IBM to Double Capacity of Computing Clusters

IBM Friday introduced an expanded version of its eServer UNIX cluster, which
doubles the capacity of its predecessor, scaling up to 32 fully configured
POWER4 processor-based eServer p690 systems.

A cluster is a collection of interconnected computers used as a unified
computing resource with a single administrative domain. Clusters enable
businesses to consolidate servers, or implement large e-business

IBM’s eServer Cluster 1600 derives much of its workload consolidation power
from its logical partitioning technology, which allows the p690 and p670 to
either be operated as single large servers or to each be divided into as
many as 16 “virtual” servers, running AIX 5L and Linux in one or multiple

“More than ever, customers want to improve manageability and simplify their
IT environments,” said Surjit Chana, vice president, IBM eServer pSeries.
“The IBM eServer Cluster 1600 enables customers to dramatically reduce the
number of servers in their data centers and manage hundreds of applications
from a single pane of glass.”

The clustering software, first developed for IBM’s SP supercomputer, creates
simplified multi-systems management, remote management, hardware and
performance monitoring and distributed, secure parallel commands.

Additionally, the cluster’s General Parallel File System (GPFS) provides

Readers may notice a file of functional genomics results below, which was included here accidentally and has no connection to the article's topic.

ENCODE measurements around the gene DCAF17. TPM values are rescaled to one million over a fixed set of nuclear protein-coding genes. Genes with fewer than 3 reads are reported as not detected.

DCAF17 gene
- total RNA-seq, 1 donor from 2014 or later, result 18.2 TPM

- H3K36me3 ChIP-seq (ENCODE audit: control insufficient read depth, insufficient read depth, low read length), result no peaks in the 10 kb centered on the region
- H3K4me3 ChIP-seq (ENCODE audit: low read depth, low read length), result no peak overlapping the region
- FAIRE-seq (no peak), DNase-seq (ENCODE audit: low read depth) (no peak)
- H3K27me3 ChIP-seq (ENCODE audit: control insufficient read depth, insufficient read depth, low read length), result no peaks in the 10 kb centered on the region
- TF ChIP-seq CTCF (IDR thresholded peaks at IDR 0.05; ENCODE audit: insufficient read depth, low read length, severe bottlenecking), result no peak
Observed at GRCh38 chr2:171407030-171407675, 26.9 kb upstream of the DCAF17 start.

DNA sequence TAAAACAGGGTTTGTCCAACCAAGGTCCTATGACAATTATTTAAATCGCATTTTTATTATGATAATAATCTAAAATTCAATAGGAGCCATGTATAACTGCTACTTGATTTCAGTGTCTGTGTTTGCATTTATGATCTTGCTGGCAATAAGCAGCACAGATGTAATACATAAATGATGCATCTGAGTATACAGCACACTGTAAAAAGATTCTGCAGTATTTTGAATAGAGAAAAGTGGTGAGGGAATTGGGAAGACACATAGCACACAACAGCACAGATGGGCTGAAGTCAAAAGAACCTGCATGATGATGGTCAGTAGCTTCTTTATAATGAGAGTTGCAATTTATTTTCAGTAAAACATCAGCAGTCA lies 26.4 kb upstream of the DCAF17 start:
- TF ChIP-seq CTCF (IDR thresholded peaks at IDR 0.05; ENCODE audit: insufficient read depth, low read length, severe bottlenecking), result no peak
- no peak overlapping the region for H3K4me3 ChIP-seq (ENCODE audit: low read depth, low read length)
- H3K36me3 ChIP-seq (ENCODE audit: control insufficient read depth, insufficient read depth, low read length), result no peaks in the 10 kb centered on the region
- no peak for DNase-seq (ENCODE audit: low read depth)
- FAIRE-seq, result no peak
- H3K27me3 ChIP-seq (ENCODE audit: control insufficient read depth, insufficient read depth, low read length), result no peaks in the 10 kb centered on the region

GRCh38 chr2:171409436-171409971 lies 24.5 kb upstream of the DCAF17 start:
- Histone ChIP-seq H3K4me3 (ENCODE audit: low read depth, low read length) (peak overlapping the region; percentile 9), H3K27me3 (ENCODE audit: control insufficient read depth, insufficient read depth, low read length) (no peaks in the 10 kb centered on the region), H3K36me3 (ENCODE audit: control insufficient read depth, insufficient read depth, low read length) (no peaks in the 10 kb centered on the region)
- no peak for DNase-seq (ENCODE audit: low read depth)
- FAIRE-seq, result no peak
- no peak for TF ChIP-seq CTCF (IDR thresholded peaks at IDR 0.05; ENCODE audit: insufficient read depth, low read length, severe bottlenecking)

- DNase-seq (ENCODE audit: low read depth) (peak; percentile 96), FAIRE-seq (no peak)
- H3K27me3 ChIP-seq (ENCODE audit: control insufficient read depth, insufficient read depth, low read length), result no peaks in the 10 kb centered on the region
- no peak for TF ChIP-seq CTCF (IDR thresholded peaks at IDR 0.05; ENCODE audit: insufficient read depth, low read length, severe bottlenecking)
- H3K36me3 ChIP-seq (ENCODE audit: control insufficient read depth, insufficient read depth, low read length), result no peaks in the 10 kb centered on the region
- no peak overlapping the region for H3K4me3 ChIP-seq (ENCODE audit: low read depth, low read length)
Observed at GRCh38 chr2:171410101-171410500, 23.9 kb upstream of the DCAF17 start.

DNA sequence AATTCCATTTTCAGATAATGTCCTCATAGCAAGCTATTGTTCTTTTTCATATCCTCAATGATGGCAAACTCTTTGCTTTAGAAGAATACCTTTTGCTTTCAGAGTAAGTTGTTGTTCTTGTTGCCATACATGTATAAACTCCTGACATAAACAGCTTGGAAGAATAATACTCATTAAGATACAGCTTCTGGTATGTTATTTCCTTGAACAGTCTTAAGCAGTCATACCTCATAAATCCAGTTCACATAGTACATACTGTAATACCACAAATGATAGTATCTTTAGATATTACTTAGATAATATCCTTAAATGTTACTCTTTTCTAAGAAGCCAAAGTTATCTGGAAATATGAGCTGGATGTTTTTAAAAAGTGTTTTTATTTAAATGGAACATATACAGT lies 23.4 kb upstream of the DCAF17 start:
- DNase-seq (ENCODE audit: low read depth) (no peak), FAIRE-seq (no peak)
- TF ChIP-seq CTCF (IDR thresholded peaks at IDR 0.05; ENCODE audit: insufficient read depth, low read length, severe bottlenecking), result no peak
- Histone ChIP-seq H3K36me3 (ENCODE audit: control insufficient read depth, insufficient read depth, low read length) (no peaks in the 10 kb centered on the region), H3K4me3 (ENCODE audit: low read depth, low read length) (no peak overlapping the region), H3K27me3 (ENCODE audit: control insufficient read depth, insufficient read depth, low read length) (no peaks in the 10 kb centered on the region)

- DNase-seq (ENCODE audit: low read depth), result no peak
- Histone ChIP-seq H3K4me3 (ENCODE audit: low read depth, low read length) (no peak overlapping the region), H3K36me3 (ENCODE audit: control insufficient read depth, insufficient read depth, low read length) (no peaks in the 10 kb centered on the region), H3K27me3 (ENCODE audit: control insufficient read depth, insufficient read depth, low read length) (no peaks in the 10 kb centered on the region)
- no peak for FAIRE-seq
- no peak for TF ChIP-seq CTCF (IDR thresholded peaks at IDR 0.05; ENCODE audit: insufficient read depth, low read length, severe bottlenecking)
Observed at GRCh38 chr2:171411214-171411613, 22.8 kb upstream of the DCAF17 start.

shared access to files across nodes in the cluster. Scaling to nine
terabytes, the system allows customers to quickly and easily access huge
amounts of data on a cluster.

IBM’s release comes at a good time for the p690 as the unit has picked up
steam in the market, occupying 47 slots on the top 500 supercomputer list.

“IBM right now has the hot box,” said Jonathan Eunice, Principal Analyst and
IT Advisor for Illuminata. “The way they have put together the architecture,
not just at the processor level but also at the system interconnect level
has made IBM very successful.”

Big Blue’s competitors, including Sun, SGI, and HP, however, probably won’t
roll over without a fight.

“By no means is this a slam dunk,” said Eunice. “It is a very competitive
market and it’s a market where you really have to keep on your toes.
Whoever the customer is for these high-performance computers is interested
in getting their application done, so they are a lot less tied to the
architecture than a commercial application would be.”

For those looking to pick up one of IBM’s new clusters, it won’t come cheap.
A Cluster 1600 with two 32-way p690 servers with up to 32 partitions, and
a control workstation starts at $2,416,409.

The Cluster also allows for mixing and matching entry, mid-range and
high-end servers, including stand-alone enterprise p670s, p680s, and p690s
as well as a range of rack-mounted mid-range p660s.

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